Type Example
Timestamp {'!': 'timestamp', value: 1510443625620}
Decimal {'!': 'decimal', value: {digits: 4999, places: 2}}

Usually, numbers will be encoded as a double if they have a fractional part, and the smallest size of integer necessary, otherwise. For example, 12 will be encoded as a byte (int8), and 300 will be encoded as a short (int16).

For some purposes (header matching exchanges, for example) you may want to give a specific encoding for a number. You can use the '!' notation above to give the specific encoding; but you will not ever receive numbers like this – you’ll just get a number. There are aliases for most encodings, as shown in the examples.

Encoding Example
signed 8-bit integer {'!': 'int8', value: 64}
  {'!': 'byte', value: 64}
signed 16-bit integer {'!': 'int16', value: 64}
  {'!': 'short', value: 64}
signed 32-bit integer {"!': 'int32', value: 64}
  {'!': 'int', value: 64}
signed 64-bit integer {'!': 'int64', value: 64}
  {'!': 'long', value: 64}
32-bit floating point {'!': 'float', value: 64}
64-bit floating point {'!': 'double', value: 64}

NB AMQP only has signed integers in tables.


API reference



connect([url, [socketOptions]])


connect([url, [socketOptions]], function(err, conn) {...})

Connect to an AMQP 0-9-1 server, optionally given an AMQP URL (see AMQP URI syntax) and socket options. The protocol part (amqp: or amqps:) is mandatory; defaults for elided parts are as given in 'amqp://guest:guest@localhost:5672'. If the URI is omitted entirely, it will default to 'amqp://localhost', which given the defaults for missing parts, will connect to a RabbitMQ installation with factory settings, on localhost.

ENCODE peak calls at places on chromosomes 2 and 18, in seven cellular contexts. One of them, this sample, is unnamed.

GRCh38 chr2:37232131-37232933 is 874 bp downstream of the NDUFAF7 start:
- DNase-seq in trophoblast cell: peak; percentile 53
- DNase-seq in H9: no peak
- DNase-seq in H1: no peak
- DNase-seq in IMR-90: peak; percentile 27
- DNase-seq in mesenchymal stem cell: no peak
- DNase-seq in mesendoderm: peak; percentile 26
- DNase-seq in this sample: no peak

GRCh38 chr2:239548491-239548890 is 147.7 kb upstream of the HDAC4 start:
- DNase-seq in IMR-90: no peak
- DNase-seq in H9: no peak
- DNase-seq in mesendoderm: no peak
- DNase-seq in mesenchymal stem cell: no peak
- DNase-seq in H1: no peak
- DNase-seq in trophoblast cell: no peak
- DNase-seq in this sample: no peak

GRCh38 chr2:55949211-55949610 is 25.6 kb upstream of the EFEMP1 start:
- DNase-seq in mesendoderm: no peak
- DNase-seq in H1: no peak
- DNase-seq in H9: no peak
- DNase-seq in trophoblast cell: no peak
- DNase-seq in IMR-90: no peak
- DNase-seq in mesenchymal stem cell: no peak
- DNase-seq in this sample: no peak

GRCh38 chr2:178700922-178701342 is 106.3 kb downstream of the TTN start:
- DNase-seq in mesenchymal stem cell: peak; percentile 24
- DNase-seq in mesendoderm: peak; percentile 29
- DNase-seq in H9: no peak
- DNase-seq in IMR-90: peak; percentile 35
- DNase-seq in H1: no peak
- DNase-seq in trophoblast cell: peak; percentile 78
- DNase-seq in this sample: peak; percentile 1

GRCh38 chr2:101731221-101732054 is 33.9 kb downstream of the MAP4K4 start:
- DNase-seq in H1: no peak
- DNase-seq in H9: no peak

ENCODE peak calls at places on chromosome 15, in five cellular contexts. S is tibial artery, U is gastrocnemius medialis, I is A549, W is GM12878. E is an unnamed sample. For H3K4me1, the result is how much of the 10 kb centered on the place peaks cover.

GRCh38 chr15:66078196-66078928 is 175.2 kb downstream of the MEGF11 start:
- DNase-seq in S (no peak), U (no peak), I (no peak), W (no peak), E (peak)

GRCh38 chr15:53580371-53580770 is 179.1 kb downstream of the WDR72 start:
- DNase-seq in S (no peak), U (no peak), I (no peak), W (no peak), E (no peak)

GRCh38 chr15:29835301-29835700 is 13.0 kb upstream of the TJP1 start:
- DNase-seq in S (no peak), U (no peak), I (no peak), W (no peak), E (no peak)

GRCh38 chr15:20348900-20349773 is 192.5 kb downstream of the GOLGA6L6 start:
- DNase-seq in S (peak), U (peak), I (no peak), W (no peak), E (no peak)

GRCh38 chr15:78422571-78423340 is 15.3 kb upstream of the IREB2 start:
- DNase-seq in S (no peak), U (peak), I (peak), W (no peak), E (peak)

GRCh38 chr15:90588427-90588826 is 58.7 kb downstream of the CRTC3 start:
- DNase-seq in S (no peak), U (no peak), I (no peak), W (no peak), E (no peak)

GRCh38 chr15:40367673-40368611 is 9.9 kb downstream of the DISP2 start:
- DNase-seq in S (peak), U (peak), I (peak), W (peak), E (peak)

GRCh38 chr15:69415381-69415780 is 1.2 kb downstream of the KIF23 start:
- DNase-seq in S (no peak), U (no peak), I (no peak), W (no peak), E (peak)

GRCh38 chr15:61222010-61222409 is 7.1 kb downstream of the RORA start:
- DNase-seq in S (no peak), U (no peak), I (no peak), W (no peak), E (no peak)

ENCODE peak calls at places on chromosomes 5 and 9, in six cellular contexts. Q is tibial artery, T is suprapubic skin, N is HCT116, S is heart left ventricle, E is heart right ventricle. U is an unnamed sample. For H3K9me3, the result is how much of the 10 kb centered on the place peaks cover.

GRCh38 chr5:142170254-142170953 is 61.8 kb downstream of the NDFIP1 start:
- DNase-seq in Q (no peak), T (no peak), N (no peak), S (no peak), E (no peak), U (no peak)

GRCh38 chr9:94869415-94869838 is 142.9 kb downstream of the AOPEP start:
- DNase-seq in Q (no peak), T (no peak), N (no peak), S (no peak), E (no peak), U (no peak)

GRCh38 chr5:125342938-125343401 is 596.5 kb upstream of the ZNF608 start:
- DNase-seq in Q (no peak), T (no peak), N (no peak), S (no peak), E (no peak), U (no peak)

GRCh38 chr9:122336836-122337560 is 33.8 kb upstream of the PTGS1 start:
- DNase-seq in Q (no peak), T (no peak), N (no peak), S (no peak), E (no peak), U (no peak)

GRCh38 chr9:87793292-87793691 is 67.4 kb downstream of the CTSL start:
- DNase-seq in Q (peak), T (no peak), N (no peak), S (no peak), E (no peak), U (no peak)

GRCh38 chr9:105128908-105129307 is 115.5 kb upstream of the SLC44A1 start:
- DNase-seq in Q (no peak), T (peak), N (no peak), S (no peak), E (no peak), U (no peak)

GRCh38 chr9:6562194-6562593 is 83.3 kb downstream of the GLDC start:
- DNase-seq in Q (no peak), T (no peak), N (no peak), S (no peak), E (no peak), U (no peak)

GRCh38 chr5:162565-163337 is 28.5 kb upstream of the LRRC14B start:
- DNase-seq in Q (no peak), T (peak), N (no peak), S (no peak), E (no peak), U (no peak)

The auth section (guest:guest above) is treated as one section for the purpose of default values. If nothing appears there, the defaults will be used. If anything appears there, it will taken as giving both the username and password (and if either is absent, it will be treated as empty i.e., '').

Usernames and passwords should be percent-encoded.


For convenience, an absent path segment (e.g., as in the URLs just given) is interpreted as the virtual host named /, which is present in RabbitMQ out of the box. Per the URI specification, just a trailing slash as in 'amqp://localhost/' would indicate the virtual host with an empty name, which does not exist unless it’s been explicitly created. When specifying another virtual host, remember that its name must be escaped; so e.g., the virtual host named /foo is '%2Ffoo'; in a full URI, 'amqp://localhost/%2Ffoo'.

tuning parameters

Further AMQP tuning parameters may be given in the query part of the URI, e.g., as in 'amqp://localhost?frameMax=0x1000'. These are:

Connecting with an object instead of a URL

The URL can also be supplied as an object of the form:

  protocol: 'amqp',
  hostname: 'localhost',
  port: 5672,
  username: 'guest',
  password: 'guest',
  locale: 'en_US',
  frameMax: 0,
  heartbeat: 0,
  vhost: '/',

in which case the values discussed above will be taken directly from the fields. Absent fields will be given defaults as for a URL supplied as a string.

Socket options

The socket options will be passed to the socket library (net or tls). In an exception to the general rule, they must be fields set on the object supplied; that is, not in the prototype chain. The socket options is useful for supplying certificates and so on for an SSL connection; see the SSL guide.

The socket options may also include the key noDelay, with a boolean value. If the value is true, this sets TCP_NODELAY on the underlying socket.


The returned promise, or supplied callback, will either be resolved with an object representing an open connection, or rejected with a sympathetically-worded error (in en_US).